Architects and other specifiers are choosing recycled timbers for their durability, carbon storage and beauty, and getting the added bonus of healthy, welcoming spaces.
Main image: Clad in recycled red ironbark that has been allowed to silver, the McCrae Bush House sits comfortably in its Mornington Peninsula setting. Photo by Tatjana Plitt, courtesy Chan Architecture
Early on in Michael Kennedy’s time as a champion of recycled timber, most sales were made on beauty and backstory. “The aesthetics of these timbers are so strong, and people love to hear about the old warehouses or bridges or whatever that they were once a part of,” he says.
But in recent years, another driving force has emerged. “People want to use products that store carbon and have a low carbon footprint in their manufacturing,” Kennedy says. “Recycled timber does that far better than any other product. I have people asking what it costs to produce our products in terms of carbon input. And that’s really important for them in making their decision.
“In our business, we produce about 45% of our own electricity from our solar panels, and we get the rest from green energy. So our product has a net carbon benefit – the timber itself is storing carbon and we’re not emitting carbon in the processing of it. Add to that the high durability of recycled timber and the fact you’re saving it from landfill, where it may eventually degrade in wet conditions and release carbon and it’s an obvious winner.”
The recycled offer at Kennedy’s Timbers comes out of vintage and historical buildings and structures that are being knocked down; usually warehouses and factories that have reached the end of their service life or cut out of bridge or dock timbers, power poles and similar sources.
“We often get a call from whoever will be taking the building down at the point of tendering,” says Kennedy, “and we can give them a price on what the salvage value will be to help them in their tendering process. And then they can factor that into their cost.
“We can help them with that timber recovery as well, if need be, whether that’s picking up from site or providing expertise in terms of how it’s pulled out to get a maximum value. Because that’s important. It’s not like it’s steel, or concrete that gets crushed up, we need the timber to be in its original wood form not with splits or damaged too much, so we can maximise the recovery out of it.”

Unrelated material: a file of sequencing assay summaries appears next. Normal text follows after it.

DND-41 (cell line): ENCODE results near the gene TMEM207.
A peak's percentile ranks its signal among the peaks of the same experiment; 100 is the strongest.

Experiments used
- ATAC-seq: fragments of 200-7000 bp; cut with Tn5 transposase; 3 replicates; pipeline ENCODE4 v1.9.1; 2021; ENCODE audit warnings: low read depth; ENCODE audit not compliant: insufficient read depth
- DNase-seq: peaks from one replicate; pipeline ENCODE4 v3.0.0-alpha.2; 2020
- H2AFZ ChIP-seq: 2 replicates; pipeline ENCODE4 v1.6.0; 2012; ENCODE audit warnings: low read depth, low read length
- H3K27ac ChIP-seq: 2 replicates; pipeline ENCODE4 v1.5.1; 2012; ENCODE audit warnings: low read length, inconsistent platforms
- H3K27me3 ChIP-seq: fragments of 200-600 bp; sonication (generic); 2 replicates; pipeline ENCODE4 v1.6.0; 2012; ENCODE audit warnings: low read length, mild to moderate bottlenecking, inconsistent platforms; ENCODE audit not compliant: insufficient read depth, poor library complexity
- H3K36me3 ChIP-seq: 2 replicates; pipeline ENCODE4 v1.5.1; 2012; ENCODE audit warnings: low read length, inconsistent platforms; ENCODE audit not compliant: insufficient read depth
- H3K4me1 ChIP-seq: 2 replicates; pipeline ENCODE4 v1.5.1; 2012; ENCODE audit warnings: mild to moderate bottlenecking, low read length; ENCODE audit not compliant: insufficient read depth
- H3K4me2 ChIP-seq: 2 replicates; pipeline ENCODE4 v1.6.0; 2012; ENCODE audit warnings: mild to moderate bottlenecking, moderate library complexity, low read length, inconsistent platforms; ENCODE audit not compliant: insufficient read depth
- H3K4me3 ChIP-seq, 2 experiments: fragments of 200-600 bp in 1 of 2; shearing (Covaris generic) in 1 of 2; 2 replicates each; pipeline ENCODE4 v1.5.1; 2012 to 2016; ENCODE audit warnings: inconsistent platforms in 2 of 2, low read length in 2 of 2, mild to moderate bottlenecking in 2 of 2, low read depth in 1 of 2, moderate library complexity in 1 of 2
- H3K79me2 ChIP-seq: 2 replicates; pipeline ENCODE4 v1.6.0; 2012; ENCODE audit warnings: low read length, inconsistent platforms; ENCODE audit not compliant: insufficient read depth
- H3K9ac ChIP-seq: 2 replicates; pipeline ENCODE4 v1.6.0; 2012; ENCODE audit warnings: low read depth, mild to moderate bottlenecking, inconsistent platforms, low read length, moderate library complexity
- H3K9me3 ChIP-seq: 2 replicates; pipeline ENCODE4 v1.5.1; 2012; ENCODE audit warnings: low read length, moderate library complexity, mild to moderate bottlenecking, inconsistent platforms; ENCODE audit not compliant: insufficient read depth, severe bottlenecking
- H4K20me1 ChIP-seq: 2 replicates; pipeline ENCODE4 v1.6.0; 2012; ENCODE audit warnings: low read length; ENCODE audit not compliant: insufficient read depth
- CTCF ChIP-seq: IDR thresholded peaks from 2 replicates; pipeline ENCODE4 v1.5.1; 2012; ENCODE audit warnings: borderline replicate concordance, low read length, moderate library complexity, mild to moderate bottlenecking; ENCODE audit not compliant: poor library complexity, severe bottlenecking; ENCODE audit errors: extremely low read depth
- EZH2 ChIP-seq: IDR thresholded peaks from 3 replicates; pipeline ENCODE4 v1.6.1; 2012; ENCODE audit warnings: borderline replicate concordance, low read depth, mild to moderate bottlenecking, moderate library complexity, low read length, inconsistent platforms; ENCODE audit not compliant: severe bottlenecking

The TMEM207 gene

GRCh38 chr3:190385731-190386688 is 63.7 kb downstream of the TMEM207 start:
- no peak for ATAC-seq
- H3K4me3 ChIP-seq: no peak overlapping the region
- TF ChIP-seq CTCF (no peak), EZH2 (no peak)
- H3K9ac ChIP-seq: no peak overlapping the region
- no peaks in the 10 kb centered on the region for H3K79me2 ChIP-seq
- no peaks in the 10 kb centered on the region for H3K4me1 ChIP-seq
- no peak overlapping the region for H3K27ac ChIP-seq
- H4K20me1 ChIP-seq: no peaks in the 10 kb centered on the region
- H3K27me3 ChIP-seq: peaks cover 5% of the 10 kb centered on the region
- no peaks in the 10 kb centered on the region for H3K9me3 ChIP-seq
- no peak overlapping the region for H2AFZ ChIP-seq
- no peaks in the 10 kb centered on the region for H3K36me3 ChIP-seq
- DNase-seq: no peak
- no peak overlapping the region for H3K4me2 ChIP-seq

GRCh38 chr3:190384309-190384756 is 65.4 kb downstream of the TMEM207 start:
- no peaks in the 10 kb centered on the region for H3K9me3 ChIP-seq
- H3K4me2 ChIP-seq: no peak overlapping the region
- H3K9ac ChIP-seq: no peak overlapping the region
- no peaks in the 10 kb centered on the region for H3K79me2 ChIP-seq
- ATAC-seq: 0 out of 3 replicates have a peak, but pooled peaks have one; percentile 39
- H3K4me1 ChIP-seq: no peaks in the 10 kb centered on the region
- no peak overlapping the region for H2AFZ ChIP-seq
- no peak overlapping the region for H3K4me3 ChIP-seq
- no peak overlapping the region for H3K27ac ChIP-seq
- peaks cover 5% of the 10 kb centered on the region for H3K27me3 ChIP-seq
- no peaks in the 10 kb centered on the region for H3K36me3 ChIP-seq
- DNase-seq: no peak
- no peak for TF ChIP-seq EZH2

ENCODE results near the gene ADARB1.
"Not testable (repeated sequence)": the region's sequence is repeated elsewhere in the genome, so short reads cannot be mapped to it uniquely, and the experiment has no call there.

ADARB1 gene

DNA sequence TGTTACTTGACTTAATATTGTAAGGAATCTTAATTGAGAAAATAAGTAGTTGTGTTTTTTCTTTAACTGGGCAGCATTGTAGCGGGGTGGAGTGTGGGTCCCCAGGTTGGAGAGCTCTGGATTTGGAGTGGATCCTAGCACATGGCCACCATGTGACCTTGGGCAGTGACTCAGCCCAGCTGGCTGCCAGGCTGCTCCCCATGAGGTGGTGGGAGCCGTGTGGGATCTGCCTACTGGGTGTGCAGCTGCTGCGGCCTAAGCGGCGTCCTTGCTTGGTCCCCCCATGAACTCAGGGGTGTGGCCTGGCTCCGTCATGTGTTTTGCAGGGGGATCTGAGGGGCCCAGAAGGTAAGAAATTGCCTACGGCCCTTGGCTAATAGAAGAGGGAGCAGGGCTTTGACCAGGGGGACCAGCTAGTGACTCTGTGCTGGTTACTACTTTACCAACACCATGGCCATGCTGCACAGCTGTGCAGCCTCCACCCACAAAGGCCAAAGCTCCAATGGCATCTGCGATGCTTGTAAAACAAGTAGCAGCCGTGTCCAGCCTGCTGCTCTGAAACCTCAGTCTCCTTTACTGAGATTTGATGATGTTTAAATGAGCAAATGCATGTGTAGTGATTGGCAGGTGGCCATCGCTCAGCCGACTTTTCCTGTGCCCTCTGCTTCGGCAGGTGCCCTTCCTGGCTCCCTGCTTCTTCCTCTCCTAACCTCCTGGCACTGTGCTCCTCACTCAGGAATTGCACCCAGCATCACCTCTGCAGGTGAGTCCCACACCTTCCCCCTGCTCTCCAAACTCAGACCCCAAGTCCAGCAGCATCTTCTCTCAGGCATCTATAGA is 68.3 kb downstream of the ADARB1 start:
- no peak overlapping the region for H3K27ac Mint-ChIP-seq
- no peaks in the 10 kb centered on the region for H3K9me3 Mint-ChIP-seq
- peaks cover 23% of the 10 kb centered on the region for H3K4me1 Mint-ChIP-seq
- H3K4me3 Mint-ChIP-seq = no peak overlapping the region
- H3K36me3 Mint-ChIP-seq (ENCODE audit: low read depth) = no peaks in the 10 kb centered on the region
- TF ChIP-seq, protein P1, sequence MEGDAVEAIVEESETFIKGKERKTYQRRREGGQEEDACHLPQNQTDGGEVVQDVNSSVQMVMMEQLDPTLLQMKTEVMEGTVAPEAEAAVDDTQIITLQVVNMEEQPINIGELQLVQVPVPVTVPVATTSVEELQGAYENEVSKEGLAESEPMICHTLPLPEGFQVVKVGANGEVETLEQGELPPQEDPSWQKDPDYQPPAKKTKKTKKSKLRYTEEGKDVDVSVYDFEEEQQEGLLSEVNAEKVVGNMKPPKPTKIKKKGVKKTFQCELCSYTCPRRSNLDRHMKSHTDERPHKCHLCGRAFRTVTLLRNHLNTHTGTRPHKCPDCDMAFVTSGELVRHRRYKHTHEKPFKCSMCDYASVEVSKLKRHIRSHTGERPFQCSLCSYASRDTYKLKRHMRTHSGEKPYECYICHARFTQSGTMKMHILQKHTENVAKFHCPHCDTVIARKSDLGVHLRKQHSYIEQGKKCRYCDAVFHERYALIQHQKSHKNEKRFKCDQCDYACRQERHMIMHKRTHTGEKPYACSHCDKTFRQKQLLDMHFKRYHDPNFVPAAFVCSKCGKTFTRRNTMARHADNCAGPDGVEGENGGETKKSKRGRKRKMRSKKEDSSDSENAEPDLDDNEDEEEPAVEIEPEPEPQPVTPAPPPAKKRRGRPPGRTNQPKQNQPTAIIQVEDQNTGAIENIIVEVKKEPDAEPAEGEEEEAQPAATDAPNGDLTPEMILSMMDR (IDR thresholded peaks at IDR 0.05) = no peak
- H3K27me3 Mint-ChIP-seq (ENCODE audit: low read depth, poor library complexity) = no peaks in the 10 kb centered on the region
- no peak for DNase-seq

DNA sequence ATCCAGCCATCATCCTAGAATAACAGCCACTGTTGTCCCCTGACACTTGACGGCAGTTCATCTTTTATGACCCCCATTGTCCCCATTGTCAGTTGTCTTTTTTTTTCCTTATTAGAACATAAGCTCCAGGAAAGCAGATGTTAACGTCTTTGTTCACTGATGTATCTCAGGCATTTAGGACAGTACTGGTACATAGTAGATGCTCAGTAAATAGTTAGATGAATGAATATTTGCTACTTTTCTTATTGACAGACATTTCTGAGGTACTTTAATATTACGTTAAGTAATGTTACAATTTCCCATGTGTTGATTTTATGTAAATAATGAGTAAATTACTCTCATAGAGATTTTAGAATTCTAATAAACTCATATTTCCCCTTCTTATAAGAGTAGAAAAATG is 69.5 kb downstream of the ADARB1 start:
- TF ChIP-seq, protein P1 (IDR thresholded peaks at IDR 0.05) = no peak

Landfill levies such as the one that has been in place in Queensland for three years are increasingly common across the nation. Kennedy says, “There’s a financial incentive for people, when they have a timber structure reaching the end of its life, to look at how they can divert it into beneficial re-use. On top of the economic benefit of doing that, there’s a carbon benefit as well, which people are increasingly looking towards. If you’re a business that can show you divert materials from landfill, you’re a business that can land contracts on that difference. And then businesses like ours can sell those timbers.”
Kennedy’s clients range from private residential builds, to high-end commercial, public buildings and educational sector structures. Neither of the following two projects were originally committed to using timber, let alone recycled, but in both cases it was easy for the Kennedy’s team to show that their product was the best choice.
McCrae bush house
Designed by Melbourne’s Chan Architecture, this open, airy house on the Mornington Peninsula sits amid the trees with views over Port Phillip Bay.
Sustainability was a key part of the brief, with the owners specifying recycled, low-chemical and low-carbon materials to the architect. “The aesthetic appeal was also part of that,” says Kennedy, “particularly the exterior cladding. It’s quite a beautiful house that uses red ironbark all around the outside, but also continues it inside.”
That choice was driven by the architect, who investigated a range of materials that could meet his criteria. Because of the location, the exterior materials had to be durable in a variety of conditions including salt-laden winds, to meet a BAL 29 rating, to be low maintenance, to be able to flow from the outside to the inside and to look good.
“Our recycled ironbark won out in that analysis from the architect,” Kennedy says. “And it also won over the client: they loved it and continue to love it.”